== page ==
Fasten your seatbelts, SpiceJet is facing turbulence
There have been unsavoury news flows about SpiceJet in the last few weeks. To be fair, the airline has had a chequered history. When the airline got into its first crisis, it had to be bailed out by the Maran group of Tamil Nadu. Later, when the Maran family had enough of this airline venture, it was once again the original promoter who had bailed out the company. SpiceJet had been lucky in the past to get a much longer handle, something that perhaps Jet Airways and Kingfisher never managed to get. So, now what has gone wrong?
Recently, the Directorate General of Civil Aviation (DGCA) issued a show cause notice to SpiceJet after a series of 8 malfunction incidents were reported in a span of just 18 days. Ina rather scathing note, the DGCA observed that "SpiceJet had failed to establish safe, efficient and reliable air services under Aircraft Rules, 1937". Even the rather suave and reticent Jyotiraditya Scindia agreed that such incidents reflected on poor internal safety oversight and inadequate maintenance actions. He underlined that safety was non-negotiable.
The problems are not of recent origin. Way back in September 2021, when the DGCA had carried out a financial assessment, it emerged that SpiceJet was operating on a “cash-and-carry”, i.e. the absence of long term vendor relationships. It also emerged that most of the suppliers and approved vendors of SpiceJet were not getting their payments on a regular basis. This had created a shortage of spares and frequent invoking of MELs (minimum equipment lists). This were against the basic tenets of passenger safety in aviation.
If passenger safety is a non-negotiable issue for the DGCA and the Ministry of Civil Aviation, there are other more pressing irritants in the smooth functioning of SpiceJet. For instance, the number of close brushes with danger were getting too many for comfort. Secondly, SpiceJet came in second in terms of flight cancellations as per the DGCA. To top it, SpiceJet also featured among the list of airlines whose services were found most unsatisfactory. Ironically, close behind SpiceJet on this parameter was industry leader, Indigo Airlines.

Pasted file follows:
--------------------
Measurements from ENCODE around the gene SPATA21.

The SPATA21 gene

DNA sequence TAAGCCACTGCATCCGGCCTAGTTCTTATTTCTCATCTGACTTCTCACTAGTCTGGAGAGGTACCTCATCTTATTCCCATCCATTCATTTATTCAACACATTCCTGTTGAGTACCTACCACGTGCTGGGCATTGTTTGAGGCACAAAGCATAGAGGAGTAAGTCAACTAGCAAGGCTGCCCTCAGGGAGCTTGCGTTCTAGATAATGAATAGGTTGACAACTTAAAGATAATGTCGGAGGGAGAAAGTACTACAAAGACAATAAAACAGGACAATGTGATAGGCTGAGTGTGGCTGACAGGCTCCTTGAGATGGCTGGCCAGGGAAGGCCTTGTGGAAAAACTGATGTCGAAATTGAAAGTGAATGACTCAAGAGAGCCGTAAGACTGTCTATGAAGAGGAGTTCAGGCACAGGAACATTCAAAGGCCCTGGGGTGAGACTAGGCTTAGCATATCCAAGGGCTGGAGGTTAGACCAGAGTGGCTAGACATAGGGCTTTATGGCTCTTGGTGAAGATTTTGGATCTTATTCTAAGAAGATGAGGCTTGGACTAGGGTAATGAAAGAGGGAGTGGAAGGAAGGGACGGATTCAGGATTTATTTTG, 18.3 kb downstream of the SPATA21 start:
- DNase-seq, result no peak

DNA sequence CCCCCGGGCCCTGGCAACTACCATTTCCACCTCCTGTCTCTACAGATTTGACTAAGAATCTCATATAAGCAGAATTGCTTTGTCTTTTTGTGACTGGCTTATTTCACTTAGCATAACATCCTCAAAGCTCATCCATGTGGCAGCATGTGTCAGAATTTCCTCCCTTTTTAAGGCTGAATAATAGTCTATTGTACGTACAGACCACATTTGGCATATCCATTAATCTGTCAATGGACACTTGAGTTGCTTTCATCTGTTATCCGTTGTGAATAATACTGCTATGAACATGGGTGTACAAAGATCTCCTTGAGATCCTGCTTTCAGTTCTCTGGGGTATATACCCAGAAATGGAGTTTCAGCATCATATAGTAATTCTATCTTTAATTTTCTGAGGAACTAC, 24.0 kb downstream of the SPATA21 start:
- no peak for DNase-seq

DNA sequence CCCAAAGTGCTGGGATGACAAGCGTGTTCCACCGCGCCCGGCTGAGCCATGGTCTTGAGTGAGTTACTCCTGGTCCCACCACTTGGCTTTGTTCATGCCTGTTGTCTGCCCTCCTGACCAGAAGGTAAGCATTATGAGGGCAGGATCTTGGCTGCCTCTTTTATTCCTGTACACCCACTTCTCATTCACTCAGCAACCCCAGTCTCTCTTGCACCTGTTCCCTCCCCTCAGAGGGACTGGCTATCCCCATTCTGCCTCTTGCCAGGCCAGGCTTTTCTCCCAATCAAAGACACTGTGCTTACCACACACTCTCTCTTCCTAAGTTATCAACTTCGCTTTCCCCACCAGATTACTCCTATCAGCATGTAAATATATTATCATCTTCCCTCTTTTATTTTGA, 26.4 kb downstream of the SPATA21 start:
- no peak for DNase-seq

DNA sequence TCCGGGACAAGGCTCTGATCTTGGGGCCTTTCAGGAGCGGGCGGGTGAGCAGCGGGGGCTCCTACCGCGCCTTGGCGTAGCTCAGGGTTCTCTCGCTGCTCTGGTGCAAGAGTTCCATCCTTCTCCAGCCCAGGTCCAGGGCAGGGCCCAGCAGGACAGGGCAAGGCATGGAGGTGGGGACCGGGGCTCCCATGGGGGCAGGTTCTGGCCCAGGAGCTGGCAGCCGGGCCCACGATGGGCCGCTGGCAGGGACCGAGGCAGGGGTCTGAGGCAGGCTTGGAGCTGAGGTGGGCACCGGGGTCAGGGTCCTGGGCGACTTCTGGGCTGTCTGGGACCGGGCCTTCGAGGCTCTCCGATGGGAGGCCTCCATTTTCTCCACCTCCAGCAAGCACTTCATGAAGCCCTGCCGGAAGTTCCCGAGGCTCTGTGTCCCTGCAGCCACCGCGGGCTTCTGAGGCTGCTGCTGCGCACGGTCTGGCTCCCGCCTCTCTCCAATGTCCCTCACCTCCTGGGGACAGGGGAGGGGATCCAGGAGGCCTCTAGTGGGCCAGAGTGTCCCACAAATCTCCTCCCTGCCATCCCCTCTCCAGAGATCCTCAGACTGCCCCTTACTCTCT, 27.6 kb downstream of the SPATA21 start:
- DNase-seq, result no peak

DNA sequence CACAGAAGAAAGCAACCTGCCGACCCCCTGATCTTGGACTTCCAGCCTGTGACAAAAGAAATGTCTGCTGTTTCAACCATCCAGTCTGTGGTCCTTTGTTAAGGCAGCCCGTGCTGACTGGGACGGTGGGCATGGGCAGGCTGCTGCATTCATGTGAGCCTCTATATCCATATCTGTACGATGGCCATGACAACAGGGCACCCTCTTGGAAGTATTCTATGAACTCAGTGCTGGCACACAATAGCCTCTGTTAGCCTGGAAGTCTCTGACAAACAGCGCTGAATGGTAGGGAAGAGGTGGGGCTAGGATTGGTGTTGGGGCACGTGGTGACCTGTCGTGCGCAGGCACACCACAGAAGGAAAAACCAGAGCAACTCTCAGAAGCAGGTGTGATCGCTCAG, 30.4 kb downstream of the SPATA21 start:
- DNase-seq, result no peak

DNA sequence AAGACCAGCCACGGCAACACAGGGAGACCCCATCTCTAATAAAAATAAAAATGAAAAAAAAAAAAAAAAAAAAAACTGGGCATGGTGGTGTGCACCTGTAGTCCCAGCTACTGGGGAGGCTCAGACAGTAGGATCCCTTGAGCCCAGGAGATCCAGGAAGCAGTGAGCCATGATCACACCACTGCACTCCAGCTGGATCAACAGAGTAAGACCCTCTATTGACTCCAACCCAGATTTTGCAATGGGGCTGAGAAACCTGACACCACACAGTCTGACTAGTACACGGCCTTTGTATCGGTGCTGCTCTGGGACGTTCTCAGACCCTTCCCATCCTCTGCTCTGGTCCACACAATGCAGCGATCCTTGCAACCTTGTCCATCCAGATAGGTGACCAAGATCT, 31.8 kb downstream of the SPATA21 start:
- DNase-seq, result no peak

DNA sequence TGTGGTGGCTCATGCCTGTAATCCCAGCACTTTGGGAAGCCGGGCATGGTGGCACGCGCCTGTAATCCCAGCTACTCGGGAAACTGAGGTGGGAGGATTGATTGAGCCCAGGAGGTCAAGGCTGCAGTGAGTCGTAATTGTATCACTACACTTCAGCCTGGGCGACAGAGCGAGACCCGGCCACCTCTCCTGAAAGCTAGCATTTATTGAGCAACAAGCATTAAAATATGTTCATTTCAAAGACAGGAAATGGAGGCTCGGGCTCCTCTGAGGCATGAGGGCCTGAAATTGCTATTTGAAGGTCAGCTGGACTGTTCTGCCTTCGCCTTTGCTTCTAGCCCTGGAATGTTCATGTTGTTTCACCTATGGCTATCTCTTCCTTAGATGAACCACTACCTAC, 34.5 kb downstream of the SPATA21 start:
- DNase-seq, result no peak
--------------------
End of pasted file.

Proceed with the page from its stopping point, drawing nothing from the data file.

The brushes with danger are rising by the day. On 02nd July, a SpiceJet flight made an emergency landing in Delhi airport after smoke billowed in the cabin. There have been not less than 5 such incidents in the last quarter and that is not making the DGCA or the Ministry of Aviation feel comfortable. SpiceJet also ranked second in terms of the number of flight cancellations with no reasons assigned. In a survey of passengers, it emerged the passenger dissatisfaction with SpiceJet for cutting too many corners, was highest with SpiceJet.
Too much turbulence to handle
The number of such close encounters are becoming just too many in the case of SpiceJet. Here are some recent instances.
• On 19th June, a Delhi-bound flight carrying more than 185 passengers caught fire soon after take-off from Patna airport literally forcing an emergency landing. Apparently, the fan of the plane had been damaged by a bird hit.
• Ironically, on the very same day, the SpiceJet flight from Delhi to Jabalpur had to make an emergency landing in Delhi after it was found that the cabin pressure couldn’t be built up adequately as the plane gained altitude. Again a case of poor maintenance.
• Prior to that on 04th May, a SpiceJet Boeing 737 MAX from Chennai to Durgapur was forced to turn back after the engine shut down in mid-air. This had happened just after an oil-filter warning had popped up on the cockpit.
The redeeming feature has been that there have been no casualties. However, that is not a very inspiring story. SpiceJet is already under a lot of financial strain after 2 years of COVID related restrictions took a huge toll on the profitability of the aviation business amidst idle assets. As the aviation industry prepares for a recovery, the big question is whether SpiceJet can really maintain passenger safety to inspire confidence. DGCA has been scathing and it remains to be seen what happens to SpiceJet, should the DGCA actually walk the talk.
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